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UnderThere
Tufted Titmouse
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Joined: 19 Feb 2008
Age: 40
Gender: Female
Posts: 27
Location: Oklahoma

29 Feb 2008, 2:00 pm

So, its Friday afternoon, and I am sitting here all alone in my office. Again.

Bored out of my skull.

My boss is almost never here. She has to attend professional meetings and seminars and who knows what else to maintain her credibility in academia, probably way more than she needs to in order to keep her day job. In fact, she hardly ever does her day job. I am the one keeping the lights on, answering questions, keeping all the technical stuff running, etc. Perfect case of having all the practical know-how but not the degrees to get the hefty pay!

Here is my question: What do you all do (besides WP) to keep yourselves from going nutso on the job when there is slack time? I don't want to get into trouble and I have good rapport with everyone. (They think I am a genius at what I do...so they leave me alone.)

Funny...an aspie who does not like being alone! Well, let me qualify that...being alone and utterly un-challenged.



V001
Toucan
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Joined: 27 Jul 2007
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01 Mar 2008, 11:02 am

play games or read a book i guess ?
Not true about the alone part. Wanting to be with others but not being very good at is very much the catch-22 of being AS.



autisticon
Sea Gull
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03 Mar 2008, 2:12 pm

I'm in the same boat as you. I started working from home because my boss was never around, which was great at first because it meant I could be home with my girlfriend. Now that she's moved out I have to decided weather I want to work at home, alone, or at the office, alone... Or find a new job



the_incident
Raven
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04 Mar 2008, 1:00 pm

Try not to look of it as boring, but think of it as freedom to do what you like. If you enjoy your job, think of other ways you can contribute. Take on new tasks or challenges. Your supervisor might appreciate the initiative.

If you don't like your job, then work on other personal projects. Reading, writing, anything else that's interesting that you can do at work. Be careul, though. It may look bad if people constantly see you "not working." Making your job look too easy might give some people the idea you're expendable. It sounds silly, but I will usually save my work for when other people can see me doing it.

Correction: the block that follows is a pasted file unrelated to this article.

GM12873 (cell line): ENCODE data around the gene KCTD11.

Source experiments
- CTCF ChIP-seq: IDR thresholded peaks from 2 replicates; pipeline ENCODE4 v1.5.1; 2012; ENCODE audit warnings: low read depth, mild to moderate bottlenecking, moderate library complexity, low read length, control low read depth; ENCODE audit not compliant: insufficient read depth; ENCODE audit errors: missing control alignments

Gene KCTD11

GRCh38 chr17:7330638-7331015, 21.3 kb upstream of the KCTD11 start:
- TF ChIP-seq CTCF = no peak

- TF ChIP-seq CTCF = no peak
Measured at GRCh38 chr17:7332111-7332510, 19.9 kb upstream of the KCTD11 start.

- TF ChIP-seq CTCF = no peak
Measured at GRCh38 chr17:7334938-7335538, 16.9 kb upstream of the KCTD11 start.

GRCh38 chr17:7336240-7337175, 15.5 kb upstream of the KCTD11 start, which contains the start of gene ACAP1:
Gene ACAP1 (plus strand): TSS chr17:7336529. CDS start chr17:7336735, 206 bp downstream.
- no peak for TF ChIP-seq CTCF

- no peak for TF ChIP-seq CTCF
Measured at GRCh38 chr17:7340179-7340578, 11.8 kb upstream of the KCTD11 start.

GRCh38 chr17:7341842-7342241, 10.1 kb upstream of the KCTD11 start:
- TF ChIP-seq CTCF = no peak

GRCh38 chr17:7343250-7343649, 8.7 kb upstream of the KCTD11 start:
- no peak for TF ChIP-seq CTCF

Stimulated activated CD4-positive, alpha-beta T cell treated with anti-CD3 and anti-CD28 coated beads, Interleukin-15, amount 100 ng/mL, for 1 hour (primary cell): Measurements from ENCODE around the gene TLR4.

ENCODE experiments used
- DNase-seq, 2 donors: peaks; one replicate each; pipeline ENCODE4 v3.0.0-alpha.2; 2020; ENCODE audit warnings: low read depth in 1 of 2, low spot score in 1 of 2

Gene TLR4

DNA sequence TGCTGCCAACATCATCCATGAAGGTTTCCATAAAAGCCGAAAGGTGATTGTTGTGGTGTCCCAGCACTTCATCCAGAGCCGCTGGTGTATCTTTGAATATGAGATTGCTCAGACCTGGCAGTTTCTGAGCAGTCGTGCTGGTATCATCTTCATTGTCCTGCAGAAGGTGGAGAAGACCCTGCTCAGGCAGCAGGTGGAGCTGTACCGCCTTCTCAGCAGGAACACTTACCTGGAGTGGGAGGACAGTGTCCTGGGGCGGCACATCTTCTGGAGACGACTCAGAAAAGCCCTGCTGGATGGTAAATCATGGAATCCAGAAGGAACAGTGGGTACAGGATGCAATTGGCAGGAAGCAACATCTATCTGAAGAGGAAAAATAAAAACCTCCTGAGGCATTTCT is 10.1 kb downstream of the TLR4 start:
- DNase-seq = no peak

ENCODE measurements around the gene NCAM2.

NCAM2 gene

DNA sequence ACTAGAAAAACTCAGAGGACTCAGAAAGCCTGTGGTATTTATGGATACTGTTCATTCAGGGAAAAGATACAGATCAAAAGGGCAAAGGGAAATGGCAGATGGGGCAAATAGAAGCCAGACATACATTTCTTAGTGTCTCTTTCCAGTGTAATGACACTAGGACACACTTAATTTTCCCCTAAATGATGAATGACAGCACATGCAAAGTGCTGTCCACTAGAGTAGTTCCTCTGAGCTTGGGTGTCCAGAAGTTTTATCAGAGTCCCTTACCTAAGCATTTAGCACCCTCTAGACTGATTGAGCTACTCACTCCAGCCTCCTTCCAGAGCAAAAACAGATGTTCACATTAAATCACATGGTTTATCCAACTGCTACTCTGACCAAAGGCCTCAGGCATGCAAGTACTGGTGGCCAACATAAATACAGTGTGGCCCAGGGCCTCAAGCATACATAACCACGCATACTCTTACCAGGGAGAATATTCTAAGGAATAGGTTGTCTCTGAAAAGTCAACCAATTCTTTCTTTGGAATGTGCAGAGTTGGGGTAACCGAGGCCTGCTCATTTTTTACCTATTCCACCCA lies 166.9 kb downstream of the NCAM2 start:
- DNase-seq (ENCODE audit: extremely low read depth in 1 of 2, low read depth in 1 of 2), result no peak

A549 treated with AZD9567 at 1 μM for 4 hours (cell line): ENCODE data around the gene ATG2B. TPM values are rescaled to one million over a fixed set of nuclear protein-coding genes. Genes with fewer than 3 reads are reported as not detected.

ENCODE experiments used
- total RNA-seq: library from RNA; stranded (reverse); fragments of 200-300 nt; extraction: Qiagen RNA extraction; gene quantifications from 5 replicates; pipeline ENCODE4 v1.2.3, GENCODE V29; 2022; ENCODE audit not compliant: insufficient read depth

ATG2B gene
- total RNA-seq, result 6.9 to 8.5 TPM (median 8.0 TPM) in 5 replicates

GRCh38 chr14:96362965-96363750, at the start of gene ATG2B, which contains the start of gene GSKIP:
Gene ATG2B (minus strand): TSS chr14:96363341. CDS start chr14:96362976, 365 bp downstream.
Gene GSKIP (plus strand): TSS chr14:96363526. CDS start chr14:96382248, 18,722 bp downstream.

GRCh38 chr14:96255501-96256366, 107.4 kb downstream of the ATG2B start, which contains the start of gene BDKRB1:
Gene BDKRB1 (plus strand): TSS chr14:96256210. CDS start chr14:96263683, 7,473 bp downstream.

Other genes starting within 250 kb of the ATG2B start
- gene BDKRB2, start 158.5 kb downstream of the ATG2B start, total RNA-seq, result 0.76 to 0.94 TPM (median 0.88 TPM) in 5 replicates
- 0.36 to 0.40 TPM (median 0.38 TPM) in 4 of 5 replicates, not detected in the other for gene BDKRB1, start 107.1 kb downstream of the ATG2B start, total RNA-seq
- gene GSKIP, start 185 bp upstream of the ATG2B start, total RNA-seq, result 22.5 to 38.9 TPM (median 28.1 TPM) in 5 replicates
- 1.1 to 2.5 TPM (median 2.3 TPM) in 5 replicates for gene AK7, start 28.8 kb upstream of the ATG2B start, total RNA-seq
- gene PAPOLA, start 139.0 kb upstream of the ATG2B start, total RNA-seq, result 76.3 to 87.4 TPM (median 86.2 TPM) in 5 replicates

There's also another side to having a supervisor who's never around. I (briefly) had a boss who never actually supervised me, and she consequently developed some very strange (and wrong) ideas about the way I work.


_________________
I'm not autistic, although I do not consider myself neurotypical. I've been diagnosed with major depression and socially avoidant personality. Bonus: bipolar disorder.
~My soul must be iron, because my fear is naked.~


kornik
Yellow-bellied Woodpecker
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Joined: 25 May 2007
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05 Mar 2008, 7:29 am

I've been in this situation before and its dangerous!

Try and identify some projects where you can take the initiative. It could be a blue sky project that you feel that the company should address.

Start putting a discussion paper together and submit. If nothing else you will be seen to be being proactive.



UnderThere wrote:
So, its Friday afternoon, and I am sitting here all alone in my office. Again.

Bored out of my skull.

My boss is almost never here. She has to attend professional meetings and seminars and who knows what else to maintain her credibility in academia, probably way more than she needs to in order to keep her day job. In fact, she hardly ever does her day job. I am the one keeping the lights on, answering questions, keeping all the technical stuff running, etc. Perfect case of having all the practical know-how but not the degrees to get the hefty pay!

Here is my question: What do you all do (besides WP) to keep yourselves from going nutso on the job when there is slack time? I don't want to get into trouble and I have good rapport with everyone. (They think I am a genius at what I do...so they leave me alone.)

Funny...an aspie who does not like being alone! Well, let me qualify that...being alone and utterly un-challenged.



Rack
Pileated woodpecker
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Joined: 18 Feb 2008
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08 Mar 2008, 3:43 am

I absolutely love it when I get situations like this. I read books (Project Gutenberg is the best thing ever) learn new skills, write programs, solve problems (Project Euler). The only downside is I'm in an open plan office and even if I have legitimate reasons why I can't be working (really I need two computers but since there are no advancement opportunities I sure as hell aren't going to push the matter) I have to seem to be working.



BitterGeek
Deinonychus
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12 Mar 2008, 12:21 am

The other side to this is when you have an issue that you need to bring to your manager, he/she is not there. My manager either works from home or a satellite campus. He's rarely on site. I usually have to fend for myself or call the duty manager when one of my customers asks to speak to a manager.